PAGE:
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Can someone help me visually identify Pixel vignetting (such as the one described here: https://photographylife.com/what-is-vignetting#pixel-vignetting)

Pixel Vignetting:

Digital cameras also suffer from pixel vignetting. Compared to optical vignetting, this type of vignetting is only applicable to image sensors. Since digital sensors are flat, their pixels are all built the same way and face the same direction. Pixels in the center of the sensor receive light rays head on at 90 degrees, while pixels in the corner receive them at a slight angle. Because of this, the sensors in the corners will receive slightly less light compared to the center, causing pixel vignetting. Unfortunately, pixel vignetting cannot be cured by stopping down the lens, since it is purely the result of the angle at which light reaches individual pixels on the digital sensor.

How can I differentiate it from regular noise? Any visual examples would be immensely appreciated.

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    \$\begingroup\$ Are you actually experiencing a problem in your photography? \$\endgroup\$
    – osullic
    May 12 at 9:55
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    \$\begingroup\$ How can I differentiate it from regular noise - this is unrelated to noise. It is merely the effect that the pixels around the edges of the photo are slightly less bright compared to pixels in the middle of the photo. Generally the effect is so slight you can't see it because the image will contain objects of different colors. However you can maybe see it if you take a picture of an empty perfectly white wall that's perfectly evenly lit. \$\endgroup\$
    – slebetman
    May 13 at 4:36
  • \$\begingroup\$ @slebetman Please put your answers in the answers section, even if they're short - thanks. \$\endgroup\$
    – Philip Kendall
    May 13 at 8:47
  • \$\begingroup\$ It is for research purposes @osullic \$\endgroup\$
    – guialgigu
    May 13 at 9:21
  • \$\begingroup\$ Thank you @slebetman, is this phenomenon of pixels slightly less bright around the edges evenly or is it randomly distributed. In the first scenario, how could it be differentiated from regular natural or optical vignetting. Under the second scenario, how could it be differentiated from noise/grain? \$\endgroup\$
    – guialgigu
    May 13 at 9:21

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Pixels in the center of the sensor receive light rays head on at 90 degrees, while pixels in the corner receive them at a slight angle.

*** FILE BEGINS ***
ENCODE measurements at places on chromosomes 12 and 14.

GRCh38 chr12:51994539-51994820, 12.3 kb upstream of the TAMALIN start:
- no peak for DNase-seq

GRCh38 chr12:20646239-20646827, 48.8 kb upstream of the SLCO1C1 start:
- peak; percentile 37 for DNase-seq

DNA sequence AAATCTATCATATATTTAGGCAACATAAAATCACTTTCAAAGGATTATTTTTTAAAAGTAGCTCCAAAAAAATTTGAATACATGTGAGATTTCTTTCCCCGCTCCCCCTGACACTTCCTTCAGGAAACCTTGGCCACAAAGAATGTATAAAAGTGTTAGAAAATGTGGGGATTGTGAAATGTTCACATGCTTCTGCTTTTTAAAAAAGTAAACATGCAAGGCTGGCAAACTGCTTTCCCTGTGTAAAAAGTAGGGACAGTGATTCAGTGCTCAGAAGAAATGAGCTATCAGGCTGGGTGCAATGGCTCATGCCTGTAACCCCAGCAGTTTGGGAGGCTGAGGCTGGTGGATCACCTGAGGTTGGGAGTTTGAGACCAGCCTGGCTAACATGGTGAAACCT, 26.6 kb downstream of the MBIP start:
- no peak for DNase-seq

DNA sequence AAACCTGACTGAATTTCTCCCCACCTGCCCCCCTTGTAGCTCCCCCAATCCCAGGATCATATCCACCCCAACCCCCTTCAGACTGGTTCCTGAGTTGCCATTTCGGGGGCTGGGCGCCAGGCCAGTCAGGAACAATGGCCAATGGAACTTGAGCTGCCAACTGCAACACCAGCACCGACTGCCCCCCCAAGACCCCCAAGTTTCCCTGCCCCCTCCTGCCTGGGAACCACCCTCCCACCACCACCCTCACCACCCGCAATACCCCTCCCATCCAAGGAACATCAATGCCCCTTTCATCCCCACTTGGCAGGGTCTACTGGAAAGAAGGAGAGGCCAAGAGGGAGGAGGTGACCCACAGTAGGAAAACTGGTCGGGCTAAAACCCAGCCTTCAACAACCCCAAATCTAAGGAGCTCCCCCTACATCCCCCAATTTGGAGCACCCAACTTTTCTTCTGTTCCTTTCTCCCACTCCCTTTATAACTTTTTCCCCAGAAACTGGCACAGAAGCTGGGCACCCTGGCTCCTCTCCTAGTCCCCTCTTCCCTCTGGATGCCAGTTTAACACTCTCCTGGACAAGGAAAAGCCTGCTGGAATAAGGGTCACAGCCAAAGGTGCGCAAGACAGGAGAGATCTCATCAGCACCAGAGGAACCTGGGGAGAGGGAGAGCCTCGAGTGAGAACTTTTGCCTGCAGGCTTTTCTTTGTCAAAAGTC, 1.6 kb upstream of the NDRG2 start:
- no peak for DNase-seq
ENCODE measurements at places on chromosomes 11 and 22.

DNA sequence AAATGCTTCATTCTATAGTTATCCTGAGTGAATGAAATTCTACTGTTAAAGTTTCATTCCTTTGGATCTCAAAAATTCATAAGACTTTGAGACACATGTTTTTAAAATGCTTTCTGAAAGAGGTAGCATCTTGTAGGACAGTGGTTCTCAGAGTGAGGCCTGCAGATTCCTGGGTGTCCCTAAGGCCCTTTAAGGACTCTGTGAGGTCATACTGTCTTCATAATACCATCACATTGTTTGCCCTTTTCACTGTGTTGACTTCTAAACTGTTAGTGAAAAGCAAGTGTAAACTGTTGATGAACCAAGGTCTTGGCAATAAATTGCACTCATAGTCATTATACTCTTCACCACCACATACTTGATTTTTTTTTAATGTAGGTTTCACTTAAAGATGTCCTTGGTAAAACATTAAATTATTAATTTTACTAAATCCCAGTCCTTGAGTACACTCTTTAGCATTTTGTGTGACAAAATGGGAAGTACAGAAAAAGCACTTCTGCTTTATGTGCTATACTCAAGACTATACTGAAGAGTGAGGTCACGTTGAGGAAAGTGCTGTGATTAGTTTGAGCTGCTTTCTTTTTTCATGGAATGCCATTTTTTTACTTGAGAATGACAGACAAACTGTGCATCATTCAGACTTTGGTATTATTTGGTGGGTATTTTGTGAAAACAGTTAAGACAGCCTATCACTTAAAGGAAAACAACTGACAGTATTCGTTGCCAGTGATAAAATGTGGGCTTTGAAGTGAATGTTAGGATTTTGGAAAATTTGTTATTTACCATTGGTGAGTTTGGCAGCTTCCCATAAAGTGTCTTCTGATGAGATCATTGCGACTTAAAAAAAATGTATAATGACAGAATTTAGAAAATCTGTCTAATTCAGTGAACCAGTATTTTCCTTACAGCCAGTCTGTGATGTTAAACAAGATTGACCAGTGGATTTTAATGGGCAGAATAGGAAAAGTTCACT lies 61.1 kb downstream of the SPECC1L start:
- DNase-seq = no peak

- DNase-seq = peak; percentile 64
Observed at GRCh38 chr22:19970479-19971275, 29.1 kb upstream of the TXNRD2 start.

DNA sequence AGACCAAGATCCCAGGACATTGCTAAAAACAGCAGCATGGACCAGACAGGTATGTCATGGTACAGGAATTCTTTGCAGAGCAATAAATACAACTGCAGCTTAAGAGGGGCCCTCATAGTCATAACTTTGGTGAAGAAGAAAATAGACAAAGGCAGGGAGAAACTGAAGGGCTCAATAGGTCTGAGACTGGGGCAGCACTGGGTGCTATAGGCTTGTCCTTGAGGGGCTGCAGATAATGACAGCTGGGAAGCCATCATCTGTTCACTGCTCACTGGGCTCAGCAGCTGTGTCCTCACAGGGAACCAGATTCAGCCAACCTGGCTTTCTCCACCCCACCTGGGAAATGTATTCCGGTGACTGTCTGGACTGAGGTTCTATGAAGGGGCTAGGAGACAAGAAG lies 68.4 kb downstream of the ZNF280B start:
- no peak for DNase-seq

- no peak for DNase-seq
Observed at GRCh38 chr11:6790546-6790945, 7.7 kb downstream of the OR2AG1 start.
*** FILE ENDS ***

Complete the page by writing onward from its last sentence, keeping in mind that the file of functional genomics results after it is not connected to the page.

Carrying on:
This part is not true... all areas of the objective element project rays to all parts of the image. I.e. the center of the sensor is also receiving rays at an angle from all of the periphery lens areas. And some rays at the sensor periphery are also "head on." enter image description here

Unfortunately, pixel vignetting cannot be cured by stopping down the lens, since it is purely the result of the angle at which light reaches individual pixels on the digital sensor.

This part is also not accurate. It is true that some rays falling on the periphery of the image sensor have the greatest angle of incidence, but that is also mitigated by stopping down.

enter image description here

Pixel vignetting is essentially just mechanical vignetting at the pixel level due to the micro lens and recessed photosite (with front illuminated sensor).enter image description here

This is more of a design consideration... I.e. if the lens' flange opening distance is shorter/wider then the overall design will have to compensate for larger angles of incidence at the sensor. It's really only a problem if it hasn't been taken into account; or if for some reason it cannot be compensated for fully... I suppose it's also a potential issue if one were to adapt a lens that is not part of the system design.

But there are design changes that can mitigate it; backside illuminated sensors to remove pixel well depth and blocking, oriented micro lenses to redirect rays, etc. I'm not aware of any way to identify pixel level vignetting when/if it occurs as a user; but it could be measured as part of the overall QE and pixel well readout (photon-electron conversion).

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  • \$\begingroup\$ Give your diagram wouldn't stopping down increase 'pixel vignetting' (which I assume to be some sort of shadow of the color filter). \$\endgroup\$
    – davolfman
    May 13 at 22:44
  • \$\begingroup\$ @davolfman, No; it decreases the angle of incidence by removing the outer/wider rays. It is the refraction of the off axis rays by the micro lens that causes pixel vignetting, or rather the off axis rays to start with; not the CFA. The second diagram is quite a severe example as almost no light is entering the pixel well... I don't believe pixel vignetting is really a significant factor; focusing off axis/blocked light into the pixel well is the whole purpose of the micro lens. \$\endgroup\$ May 14 at 10:12
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    \$\begingroup\$ @guialgigu, I updated my answer to address your (hidden) comment/post. It is potentially/slightly more problematic towards the periphery if this factor hasn't been fully addressed during the design of the system. \$\endgroup\$ May 14 at 10:26

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